Watch any crime or legal series on TV, and you’re sure to hear the term “Miranda rights” thrown around at least a time or two. And while there is certainly a lot on crime TV that is not accurate, the fact that those arrested and charged with a crime have Miranda rights certainly is true. The following provides an overview of what Miranda rights are, and why they are important for you as a person facing criminal charges–
What Are Miranda Rights and What’s a Miranda Warning?
On June 13, 1966, the Miranda rights and Miranda warning were established by virtue of the Supreme Court of the United States’ decision in Miranda v. Arizona. The case is based on Ernesto Miranda, who was accused of the kidnap and rape of a young woman. Not knowing that he didn’t have to say anything at all, Miranda gave a confession to the crime during interrogation, although he later recanted it. When the ACLU took on his appeal, they claimed that the confession was coerced and false. The case made its way through the court system, with the Supreme Court essentially overturning the conviction and declaring that before a subject can be interrogated, they must be made aware of their Constitutional rights.
Today, it is standard procedure to give a Miranda warning, that is, to inform a person who has been arrested or is being interrogated that:
- They have the right to remain silent;
- They have the right to an attorney;
- If they cannot afford an attorney, one will be provided; and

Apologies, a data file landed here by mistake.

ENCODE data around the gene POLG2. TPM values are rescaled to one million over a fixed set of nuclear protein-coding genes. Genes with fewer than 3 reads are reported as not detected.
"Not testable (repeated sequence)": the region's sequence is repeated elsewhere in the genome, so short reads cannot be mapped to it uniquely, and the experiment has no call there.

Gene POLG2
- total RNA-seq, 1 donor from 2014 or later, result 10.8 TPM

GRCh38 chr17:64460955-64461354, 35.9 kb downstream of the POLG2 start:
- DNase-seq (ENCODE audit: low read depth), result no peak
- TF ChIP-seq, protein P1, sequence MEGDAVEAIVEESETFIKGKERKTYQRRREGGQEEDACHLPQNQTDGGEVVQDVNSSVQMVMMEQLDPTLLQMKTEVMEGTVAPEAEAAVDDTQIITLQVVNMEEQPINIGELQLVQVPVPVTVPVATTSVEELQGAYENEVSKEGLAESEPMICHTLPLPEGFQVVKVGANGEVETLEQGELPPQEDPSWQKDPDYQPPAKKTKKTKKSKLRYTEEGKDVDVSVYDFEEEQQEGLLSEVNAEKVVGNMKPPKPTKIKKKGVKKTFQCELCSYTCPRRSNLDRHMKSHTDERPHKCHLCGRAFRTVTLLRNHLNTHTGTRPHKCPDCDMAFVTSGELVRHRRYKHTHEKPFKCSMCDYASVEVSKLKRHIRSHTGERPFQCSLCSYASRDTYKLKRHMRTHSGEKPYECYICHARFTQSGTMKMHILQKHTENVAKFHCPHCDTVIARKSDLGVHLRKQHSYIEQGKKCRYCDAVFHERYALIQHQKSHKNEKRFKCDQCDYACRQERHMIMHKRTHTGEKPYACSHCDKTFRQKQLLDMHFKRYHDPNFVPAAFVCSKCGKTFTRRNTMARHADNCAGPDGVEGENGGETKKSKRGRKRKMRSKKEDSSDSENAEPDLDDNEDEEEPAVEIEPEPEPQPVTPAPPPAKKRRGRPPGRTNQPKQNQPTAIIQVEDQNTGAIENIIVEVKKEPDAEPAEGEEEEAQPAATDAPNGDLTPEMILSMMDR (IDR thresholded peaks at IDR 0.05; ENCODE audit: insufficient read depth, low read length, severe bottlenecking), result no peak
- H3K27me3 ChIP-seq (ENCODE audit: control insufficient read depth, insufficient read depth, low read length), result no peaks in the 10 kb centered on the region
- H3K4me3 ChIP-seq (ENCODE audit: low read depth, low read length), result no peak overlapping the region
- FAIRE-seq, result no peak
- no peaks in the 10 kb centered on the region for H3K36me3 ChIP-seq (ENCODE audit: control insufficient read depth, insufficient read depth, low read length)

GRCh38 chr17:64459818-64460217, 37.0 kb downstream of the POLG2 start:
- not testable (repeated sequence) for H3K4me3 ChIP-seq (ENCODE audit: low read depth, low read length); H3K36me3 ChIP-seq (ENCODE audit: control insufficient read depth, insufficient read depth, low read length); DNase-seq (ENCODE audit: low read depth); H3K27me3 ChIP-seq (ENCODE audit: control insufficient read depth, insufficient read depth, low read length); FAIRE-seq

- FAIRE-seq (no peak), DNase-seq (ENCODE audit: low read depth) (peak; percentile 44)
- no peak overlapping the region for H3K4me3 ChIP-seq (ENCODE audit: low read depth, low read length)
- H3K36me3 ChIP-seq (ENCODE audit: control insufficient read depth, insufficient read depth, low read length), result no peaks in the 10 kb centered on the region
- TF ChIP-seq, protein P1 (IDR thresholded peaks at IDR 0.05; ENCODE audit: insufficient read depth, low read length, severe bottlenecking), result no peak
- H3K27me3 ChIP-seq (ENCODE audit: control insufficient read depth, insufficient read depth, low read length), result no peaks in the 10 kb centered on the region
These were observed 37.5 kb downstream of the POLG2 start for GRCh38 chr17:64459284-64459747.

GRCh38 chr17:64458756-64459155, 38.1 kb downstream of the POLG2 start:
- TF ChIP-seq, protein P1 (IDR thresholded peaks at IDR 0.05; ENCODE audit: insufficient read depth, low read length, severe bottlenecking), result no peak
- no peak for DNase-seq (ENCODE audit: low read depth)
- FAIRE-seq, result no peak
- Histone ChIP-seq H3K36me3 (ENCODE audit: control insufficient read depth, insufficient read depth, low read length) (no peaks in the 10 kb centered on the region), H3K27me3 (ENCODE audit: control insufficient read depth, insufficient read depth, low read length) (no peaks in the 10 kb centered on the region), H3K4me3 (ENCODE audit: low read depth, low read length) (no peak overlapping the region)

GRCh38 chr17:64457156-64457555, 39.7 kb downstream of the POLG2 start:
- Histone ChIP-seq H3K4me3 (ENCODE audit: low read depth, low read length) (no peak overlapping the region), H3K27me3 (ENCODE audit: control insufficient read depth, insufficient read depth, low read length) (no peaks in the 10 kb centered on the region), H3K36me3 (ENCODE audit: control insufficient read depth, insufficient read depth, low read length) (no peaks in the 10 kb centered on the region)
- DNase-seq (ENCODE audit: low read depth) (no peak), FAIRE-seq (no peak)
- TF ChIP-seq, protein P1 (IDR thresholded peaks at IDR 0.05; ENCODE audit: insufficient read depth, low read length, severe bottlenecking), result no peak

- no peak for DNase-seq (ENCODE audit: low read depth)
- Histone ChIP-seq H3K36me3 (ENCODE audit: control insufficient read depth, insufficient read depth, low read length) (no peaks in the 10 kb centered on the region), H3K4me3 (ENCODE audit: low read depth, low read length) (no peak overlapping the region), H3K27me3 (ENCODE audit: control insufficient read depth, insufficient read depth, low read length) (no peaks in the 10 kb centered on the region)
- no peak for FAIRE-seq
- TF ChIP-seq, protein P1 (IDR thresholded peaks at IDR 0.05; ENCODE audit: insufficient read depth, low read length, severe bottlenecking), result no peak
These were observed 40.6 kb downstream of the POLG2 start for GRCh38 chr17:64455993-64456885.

- Anything said can be used against them.
What Happens If I’m not Read My Miranda Rights?
Many people assume that if they are not read their Miranda rights, their case will be thrown out. However, this is not the case. While it is true that police are required to read a Miranda warning when a suspect is in custody, if they do not, the consequence for the prosecution is that any evidence obtained from the defendant from the time that the defendant was in custody (i.e. arrested) and the time their rights were finally read cannot be used against the defendant. However, it does not mean that charges against a defendant will simply be dropped. For example, if a defendant told police that the defendant was guilty of the crime, but the police had not yet given the Miranda warning, then this confession of guilt could not be used against the defendant to secure a conviction.
Massachusetts Criminal Defense Attorney Protecting Your Legal Rights
If you are someone who has been arrested and charged with a crime, it is very important that you are read your Miranda rights. If you believe that your right to hear the Miranda warning read to you has been violated, or that any of your other Constitutional rights have been breached, you need legal counsel immediately.
At The Law Offices of Paul R. Moraski, we are passionate about ensuring that justice is preserved. This means that we work hard to protect our clients from an unjust criminal system.
If you are facing criminal charges, you don’t have to go through the criminal defense process on your own. Contact us today for a free consultation to learn more about how our experienced Massachusetts criminal defense lawyer can help you.